The White House visitor logs get transferred (secretly) from Secret Service control to White House control in order to shield them from FOIA (and, no doubt, Congressional inquiry).
No, I don’t actually want the Democrats in Congress to waste time with an impeachment of GWB. As Churchill said, it is unwise to attempt to kill an opponent who is in the process of committing suicide. But the notion of signing a secret memo with the Secret Service, during the course of a lawsuit about White House visitor logs, to make the logs “White House records” instead of “Secret Service records” is truly Nixonian: a comically incompetent attempt to cover up wrongdoing.
No doubt the Republicans on the Hill will explain that the visitor logs ought to be hidden from public view. But of course they didn’t think so when they were getting Clinton’s.
So what do you think is in those records that Mr. Bush is so eager to hide? We already know Jack Abramoff virtually had a commuter pass, so it must be something even more damning than that.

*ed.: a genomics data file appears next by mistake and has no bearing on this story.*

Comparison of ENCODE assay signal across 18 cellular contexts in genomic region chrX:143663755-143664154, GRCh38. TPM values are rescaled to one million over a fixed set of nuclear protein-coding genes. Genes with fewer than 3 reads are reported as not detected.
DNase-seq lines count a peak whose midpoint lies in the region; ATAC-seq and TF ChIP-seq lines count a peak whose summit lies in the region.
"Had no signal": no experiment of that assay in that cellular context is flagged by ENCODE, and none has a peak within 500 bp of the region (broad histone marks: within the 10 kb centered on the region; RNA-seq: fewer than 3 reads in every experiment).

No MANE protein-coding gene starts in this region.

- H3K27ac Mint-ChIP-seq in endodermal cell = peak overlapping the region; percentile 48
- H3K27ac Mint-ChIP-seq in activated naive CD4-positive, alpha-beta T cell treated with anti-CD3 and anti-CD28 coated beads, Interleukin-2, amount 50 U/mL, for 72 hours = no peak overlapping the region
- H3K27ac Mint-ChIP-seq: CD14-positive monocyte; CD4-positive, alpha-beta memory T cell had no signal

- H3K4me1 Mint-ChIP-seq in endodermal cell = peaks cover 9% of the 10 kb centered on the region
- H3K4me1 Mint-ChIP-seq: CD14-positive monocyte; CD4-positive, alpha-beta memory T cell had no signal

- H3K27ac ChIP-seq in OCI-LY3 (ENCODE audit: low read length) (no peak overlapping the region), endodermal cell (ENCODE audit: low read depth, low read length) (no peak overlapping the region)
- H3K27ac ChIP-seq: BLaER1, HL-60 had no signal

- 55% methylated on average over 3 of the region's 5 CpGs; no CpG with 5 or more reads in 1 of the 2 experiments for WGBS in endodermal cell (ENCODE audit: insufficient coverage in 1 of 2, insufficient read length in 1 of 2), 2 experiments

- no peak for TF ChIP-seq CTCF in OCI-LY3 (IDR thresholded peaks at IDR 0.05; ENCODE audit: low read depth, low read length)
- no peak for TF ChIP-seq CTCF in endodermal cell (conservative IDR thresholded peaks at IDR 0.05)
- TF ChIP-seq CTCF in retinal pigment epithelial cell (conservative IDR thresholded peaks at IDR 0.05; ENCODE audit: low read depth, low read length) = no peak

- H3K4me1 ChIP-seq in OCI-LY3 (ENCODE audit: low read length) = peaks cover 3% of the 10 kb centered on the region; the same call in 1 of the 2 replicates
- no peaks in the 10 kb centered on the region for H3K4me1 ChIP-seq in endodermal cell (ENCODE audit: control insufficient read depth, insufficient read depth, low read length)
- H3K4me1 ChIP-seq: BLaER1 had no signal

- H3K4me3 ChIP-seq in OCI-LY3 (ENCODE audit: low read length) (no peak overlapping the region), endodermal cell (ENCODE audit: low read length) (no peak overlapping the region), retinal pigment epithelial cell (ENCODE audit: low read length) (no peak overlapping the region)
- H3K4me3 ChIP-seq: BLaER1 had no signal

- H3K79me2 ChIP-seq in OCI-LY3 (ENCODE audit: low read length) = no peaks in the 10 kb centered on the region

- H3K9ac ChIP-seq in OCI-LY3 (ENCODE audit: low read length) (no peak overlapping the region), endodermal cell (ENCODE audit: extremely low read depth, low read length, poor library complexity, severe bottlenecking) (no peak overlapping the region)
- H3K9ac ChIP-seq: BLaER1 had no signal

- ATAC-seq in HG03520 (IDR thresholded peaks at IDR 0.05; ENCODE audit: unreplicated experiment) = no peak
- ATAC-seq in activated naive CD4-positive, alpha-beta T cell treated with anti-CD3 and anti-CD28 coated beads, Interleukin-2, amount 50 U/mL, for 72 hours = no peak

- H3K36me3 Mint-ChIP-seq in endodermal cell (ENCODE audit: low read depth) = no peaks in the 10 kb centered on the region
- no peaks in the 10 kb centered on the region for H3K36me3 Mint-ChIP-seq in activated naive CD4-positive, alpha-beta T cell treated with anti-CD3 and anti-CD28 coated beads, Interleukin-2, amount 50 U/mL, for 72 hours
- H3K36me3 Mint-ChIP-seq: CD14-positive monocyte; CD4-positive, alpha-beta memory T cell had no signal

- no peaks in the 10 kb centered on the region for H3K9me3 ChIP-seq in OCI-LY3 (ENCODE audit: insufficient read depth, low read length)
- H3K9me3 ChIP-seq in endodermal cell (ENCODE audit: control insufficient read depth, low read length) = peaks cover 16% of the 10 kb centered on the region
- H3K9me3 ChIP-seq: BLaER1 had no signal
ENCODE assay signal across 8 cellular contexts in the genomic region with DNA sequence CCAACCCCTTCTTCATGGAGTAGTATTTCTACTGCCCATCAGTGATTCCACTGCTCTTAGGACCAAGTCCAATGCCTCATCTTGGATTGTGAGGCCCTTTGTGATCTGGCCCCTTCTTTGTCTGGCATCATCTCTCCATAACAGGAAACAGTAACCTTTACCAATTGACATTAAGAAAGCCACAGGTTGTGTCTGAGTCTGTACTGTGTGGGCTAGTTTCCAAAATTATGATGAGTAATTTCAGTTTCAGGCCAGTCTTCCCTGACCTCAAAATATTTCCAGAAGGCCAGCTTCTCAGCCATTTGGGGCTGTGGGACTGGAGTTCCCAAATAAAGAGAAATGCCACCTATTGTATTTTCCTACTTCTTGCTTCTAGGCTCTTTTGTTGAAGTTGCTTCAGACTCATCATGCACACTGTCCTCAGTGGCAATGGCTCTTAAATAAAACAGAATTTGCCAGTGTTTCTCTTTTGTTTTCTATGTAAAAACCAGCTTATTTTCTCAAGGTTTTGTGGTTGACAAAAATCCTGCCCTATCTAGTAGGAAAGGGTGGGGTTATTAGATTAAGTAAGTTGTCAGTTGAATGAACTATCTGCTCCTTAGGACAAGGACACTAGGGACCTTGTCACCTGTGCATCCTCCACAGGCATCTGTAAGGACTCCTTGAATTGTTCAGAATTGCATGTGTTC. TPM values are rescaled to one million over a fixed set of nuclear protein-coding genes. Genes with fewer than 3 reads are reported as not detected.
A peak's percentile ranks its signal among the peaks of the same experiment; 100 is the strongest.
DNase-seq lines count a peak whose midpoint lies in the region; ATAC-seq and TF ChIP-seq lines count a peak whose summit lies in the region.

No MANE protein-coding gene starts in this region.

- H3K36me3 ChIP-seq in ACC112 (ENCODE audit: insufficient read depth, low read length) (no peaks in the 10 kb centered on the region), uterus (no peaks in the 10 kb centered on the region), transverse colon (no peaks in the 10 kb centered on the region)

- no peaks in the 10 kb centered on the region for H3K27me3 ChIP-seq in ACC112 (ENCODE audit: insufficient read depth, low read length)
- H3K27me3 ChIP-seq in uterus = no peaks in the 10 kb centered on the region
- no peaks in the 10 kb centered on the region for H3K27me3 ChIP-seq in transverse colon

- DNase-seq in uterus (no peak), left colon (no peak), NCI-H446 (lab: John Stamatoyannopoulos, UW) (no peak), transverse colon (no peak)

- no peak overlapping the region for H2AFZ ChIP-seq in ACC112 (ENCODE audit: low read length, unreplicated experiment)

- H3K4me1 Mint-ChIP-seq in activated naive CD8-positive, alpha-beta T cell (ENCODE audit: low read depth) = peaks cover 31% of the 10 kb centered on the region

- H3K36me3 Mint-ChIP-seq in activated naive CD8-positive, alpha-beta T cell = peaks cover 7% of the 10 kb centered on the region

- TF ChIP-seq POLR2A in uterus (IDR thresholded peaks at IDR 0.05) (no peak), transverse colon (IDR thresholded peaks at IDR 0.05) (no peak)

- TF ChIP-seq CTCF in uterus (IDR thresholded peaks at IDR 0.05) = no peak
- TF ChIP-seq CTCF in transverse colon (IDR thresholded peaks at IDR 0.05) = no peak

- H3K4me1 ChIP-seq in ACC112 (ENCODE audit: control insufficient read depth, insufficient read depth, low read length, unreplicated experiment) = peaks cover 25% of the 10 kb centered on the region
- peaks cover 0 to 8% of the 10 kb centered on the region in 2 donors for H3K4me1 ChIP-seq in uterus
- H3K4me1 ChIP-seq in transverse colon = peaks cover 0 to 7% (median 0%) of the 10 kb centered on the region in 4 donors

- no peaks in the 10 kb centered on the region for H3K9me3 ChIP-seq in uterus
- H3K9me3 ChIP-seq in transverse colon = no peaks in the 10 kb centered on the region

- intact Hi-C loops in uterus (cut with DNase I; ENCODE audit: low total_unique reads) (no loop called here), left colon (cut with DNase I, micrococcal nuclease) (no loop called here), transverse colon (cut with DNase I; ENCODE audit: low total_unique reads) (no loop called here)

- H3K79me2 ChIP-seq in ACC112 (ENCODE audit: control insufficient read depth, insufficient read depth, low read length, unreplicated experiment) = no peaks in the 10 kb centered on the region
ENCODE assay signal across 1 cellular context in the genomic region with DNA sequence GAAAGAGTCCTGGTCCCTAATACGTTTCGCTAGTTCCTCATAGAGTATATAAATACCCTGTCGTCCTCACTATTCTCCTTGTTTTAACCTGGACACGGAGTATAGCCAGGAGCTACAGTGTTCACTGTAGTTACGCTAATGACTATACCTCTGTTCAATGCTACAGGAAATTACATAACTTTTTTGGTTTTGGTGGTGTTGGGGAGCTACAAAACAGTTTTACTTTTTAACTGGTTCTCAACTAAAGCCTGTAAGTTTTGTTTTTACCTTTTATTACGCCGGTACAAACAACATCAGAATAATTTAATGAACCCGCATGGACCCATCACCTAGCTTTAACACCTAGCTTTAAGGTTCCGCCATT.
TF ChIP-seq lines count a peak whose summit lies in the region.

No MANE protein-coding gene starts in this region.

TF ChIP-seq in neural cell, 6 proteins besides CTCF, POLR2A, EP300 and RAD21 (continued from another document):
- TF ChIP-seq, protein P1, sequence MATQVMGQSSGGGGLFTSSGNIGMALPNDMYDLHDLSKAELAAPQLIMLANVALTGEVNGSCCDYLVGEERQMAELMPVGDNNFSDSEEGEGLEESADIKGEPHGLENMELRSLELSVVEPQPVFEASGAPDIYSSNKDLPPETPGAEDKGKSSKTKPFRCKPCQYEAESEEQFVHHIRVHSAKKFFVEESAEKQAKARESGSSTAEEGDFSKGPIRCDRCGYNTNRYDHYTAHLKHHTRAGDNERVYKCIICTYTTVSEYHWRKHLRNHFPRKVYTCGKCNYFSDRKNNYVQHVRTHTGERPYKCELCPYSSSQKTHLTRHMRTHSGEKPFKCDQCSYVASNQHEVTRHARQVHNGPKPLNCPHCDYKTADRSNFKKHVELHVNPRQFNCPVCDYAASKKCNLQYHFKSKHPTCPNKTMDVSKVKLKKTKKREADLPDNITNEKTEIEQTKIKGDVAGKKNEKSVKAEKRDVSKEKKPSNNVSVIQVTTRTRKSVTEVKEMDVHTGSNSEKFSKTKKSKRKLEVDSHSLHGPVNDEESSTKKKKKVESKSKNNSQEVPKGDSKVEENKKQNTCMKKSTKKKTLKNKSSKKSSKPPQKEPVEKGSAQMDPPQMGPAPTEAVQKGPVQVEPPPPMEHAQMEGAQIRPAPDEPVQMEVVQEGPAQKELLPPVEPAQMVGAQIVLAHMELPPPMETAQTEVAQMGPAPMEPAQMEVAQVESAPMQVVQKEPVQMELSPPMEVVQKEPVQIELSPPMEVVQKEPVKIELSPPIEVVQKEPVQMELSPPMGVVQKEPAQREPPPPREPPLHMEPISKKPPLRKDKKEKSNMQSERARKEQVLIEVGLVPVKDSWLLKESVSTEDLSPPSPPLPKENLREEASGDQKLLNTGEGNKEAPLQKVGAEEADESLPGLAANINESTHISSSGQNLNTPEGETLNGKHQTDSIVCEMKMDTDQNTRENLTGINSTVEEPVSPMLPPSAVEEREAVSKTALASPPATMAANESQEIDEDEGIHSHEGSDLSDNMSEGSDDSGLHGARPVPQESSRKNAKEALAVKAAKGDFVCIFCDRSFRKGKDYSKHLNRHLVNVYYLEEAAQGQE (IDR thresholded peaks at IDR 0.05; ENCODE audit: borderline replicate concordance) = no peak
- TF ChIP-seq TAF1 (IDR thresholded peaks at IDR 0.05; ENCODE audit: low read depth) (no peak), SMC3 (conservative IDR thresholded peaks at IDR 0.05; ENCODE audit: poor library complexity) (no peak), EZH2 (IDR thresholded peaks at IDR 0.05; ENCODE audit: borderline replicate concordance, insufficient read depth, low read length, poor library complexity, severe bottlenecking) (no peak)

It seems to me that the Director of the Secret Service — who is technically a civil servant and not a political appointee — has just earned himself several hours on the Congressional hot seat.
Author: Mark Kleiman
Professor of Public Policy at the NYU Marron Institute for Urban Management and editor of the Journal of Drug Policy Analysis. Teaches about the methods of policy analysis about drug abuse control and crime control policy, working out the implications of two principles: that swift and certain sanctions don't have to be severe to be effective, and that well-designed threats usually don't have to be carried out.
Drugs and Drug Policy: What Everyone Needs to Know (with Jonathan Caulkins and Angela Hawken)
When Brute Force Fails: How to Have Less Crime and Less Punishment (Princeton, 2009; named one of the "books of the year" by The Economist
Against Excess: Drug Policy for Results (Basic, 1993)
Marijuana: Costs of Abuse, Costs of Control (Greenwood, 1989)
View all posts by Mark Kleiman